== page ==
Experiments in raku making by American potters first began after reading about it in 'A Potter's Book' by Bernard Leach. He described a garden party which he had attended in Japan. The guests were given small tea bowls to decorate with glaze. These were then dried and fired rather quickly by placing them in a small charcoal kiln. After the low fire glaze had melted, the tea bowls were removed from the kiln to be quenched in cold water. Tea was then served in the newly made vessels. Because it was the practice to make such vessels at parties and because of the accompanying climate of celebration, many potters have come to associate the word raku with a unique process of firing tea bowls quickly and in an entertaining fashion. It has even been given the name instant ceramics and unfortunately in that sense, raku making has moved from the art of creating vessels of profound beauty by the most sensitive potters of their time, to pots common in concept made by potters interested in little more than their own amazement.

Part of the difficulty in understanding the meaning of raku has arisen from the fact that there is a tendency to classify things in technical terms rather than by feeling. Thus we have substituted the method of making pottery for the meaning it may have had. In an attempt to return to the original meaning of raku, it might be helpful to first state what it is not. It is not necessarily:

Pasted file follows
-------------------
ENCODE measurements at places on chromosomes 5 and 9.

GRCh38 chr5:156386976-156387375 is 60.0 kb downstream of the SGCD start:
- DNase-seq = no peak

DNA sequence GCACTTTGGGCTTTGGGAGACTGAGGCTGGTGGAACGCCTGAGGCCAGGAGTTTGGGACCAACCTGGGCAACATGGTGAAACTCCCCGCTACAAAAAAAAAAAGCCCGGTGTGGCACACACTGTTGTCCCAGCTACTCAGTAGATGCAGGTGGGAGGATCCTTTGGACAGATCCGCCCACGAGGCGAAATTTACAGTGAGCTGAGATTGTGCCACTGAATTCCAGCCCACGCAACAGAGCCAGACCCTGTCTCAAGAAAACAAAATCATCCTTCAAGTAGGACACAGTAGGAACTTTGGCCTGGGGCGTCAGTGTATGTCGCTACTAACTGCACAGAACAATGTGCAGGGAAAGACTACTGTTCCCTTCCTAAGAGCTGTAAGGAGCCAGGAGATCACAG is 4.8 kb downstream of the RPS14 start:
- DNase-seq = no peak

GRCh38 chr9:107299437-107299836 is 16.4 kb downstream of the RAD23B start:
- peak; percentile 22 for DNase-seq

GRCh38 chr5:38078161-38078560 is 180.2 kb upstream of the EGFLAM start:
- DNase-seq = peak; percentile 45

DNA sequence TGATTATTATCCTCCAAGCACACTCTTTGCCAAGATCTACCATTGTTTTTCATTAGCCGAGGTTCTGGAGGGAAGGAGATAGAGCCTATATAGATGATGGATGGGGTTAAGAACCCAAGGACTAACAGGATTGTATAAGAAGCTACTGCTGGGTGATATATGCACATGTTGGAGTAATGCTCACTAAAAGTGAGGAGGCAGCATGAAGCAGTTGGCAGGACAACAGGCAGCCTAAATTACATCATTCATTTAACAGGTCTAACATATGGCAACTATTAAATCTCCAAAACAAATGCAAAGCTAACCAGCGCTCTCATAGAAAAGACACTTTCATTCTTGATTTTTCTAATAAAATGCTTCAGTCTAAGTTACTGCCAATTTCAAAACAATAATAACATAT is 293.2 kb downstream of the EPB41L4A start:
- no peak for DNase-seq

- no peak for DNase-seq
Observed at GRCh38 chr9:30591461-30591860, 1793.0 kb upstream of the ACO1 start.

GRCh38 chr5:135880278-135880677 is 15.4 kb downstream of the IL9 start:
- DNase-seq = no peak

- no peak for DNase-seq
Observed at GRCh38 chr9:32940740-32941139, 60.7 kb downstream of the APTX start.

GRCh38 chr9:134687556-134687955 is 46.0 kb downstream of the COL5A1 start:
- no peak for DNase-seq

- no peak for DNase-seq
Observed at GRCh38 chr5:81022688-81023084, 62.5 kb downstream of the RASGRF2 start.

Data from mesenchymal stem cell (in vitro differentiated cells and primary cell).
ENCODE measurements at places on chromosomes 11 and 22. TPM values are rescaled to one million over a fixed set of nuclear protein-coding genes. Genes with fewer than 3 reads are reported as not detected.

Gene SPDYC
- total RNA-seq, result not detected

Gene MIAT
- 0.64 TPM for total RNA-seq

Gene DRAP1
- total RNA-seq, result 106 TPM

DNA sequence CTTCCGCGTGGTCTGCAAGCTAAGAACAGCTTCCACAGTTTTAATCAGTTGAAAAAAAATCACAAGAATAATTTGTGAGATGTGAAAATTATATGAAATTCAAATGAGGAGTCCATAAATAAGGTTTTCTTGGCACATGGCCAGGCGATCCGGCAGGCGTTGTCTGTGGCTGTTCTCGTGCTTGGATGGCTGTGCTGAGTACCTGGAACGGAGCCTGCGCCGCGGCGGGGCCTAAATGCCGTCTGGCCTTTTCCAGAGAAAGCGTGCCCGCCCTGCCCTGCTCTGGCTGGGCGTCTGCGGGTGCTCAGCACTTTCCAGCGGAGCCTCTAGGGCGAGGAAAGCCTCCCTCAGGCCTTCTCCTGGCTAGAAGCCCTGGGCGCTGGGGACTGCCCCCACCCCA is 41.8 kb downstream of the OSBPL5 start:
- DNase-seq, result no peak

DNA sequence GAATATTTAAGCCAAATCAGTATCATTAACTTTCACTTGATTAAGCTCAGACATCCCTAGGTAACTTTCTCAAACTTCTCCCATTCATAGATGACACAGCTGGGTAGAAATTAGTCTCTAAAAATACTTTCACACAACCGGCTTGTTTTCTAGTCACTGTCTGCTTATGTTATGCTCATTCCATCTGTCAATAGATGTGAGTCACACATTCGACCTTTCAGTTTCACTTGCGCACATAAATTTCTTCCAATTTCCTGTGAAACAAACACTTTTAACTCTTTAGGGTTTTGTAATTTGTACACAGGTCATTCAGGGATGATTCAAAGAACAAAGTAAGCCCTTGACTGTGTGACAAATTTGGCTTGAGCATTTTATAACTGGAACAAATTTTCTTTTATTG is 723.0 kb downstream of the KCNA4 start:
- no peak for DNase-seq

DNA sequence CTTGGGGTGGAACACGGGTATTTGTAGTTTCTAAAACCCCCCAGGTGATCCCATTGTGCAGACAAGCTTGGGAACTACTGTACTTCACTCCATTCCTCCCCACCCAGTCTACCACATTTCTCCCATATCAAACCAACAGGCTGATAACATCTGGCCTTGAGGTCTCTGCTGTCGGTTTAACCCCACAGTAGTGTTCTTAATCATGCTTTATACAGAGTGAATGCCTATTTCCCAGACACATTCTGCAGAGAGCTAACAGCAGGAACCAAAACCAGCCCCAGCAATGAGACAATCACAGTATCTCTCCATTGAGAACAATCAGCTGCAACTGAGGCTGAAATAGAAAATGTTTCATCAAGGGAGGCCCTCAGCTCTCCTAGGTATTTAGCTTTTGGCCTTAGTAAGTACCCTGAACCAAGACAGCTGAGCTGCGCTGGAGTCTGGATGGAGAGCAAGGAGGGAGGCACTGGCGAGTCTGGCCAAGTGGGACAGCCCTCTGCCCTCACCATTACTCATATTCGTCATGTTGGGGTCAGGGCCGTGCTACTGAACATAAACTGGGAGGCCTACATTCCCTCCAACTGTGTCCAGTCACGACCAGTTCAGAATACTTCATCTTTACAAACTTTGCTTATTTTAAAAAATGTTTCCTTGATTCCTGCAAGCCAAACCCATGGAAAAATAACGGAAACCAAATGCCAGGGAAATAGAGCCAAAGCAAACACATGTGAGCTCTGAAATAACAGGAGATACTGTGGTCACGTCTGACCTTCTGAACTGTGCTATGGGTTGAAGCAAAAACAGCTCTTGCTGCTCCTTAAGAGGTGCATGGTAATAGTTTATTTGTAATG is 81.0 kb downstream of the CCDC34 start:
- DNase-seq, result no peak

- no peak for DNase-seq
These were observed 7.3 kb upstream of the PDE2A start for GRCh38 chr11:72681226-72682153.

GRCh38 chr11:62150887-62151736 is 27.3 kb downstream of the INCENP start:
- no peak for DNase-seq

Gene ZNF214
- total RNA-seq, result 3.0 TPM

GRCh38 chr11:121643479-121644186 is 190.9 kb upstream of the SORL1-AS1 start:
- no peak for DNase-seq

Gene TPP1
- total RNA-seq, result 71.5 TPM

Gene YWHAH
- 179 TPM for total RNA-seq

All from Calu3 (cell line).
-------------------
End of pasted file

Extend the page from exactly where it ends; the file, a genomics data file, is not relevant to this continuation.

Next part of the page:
A low fire temperature technique.
The ware is not necessarily placed into a preheated kiln.
It is not necessarily cooled in cold water.
It is not necessarily smoked or reduced.
The ware does not always consist of tea bowls.

If raku is not technique alone, then it needs to be defined by other means. What remains most descriptive, I believe, is to think of its being pottery made within a mental framework of expectation, and the discovery of things not sought. With the exception of the term, 'serendipity', I know of no other single English word as suitable as 'raku'.

The implication I have tried to make has been to suggest that raku is an attitude more than a technique or process.

Raku offers Western culture insight into new concepts of beauty. Whereas we have long admired balanced symmetry, unblemished surfaces and rigid machine like control as examples of perfect craftsmanship, raku, in contrast, places emphasis upon the beauty of the accidental and spontaneous, assymetry, value of and appreciation for nature, undominated or controlled by man.

This is not to say that raku requires little control or training. Indeed, unless it is approached with respect and experience gained from prolonged involvement with its aesthetic and physical limitations, the making of raku becomes little more than an amusing parlour trick.

In the spirit of raku, there is a necessity to embrace the element of surprise. There can be no fear of losing what was once planned and there must be an urge to grow along with discovery of the unknown. In the spirit of raku: make no demands, expect nothing, follow no absolute plan, be secure in change, learn to accept another solution, and finally prefer to gamble on your intuition.

Raku offers us deeper understanding of those qualities in pottery which are of a more spiritual nature, of pots made by men willing and able to create objects which have meaning as well as function.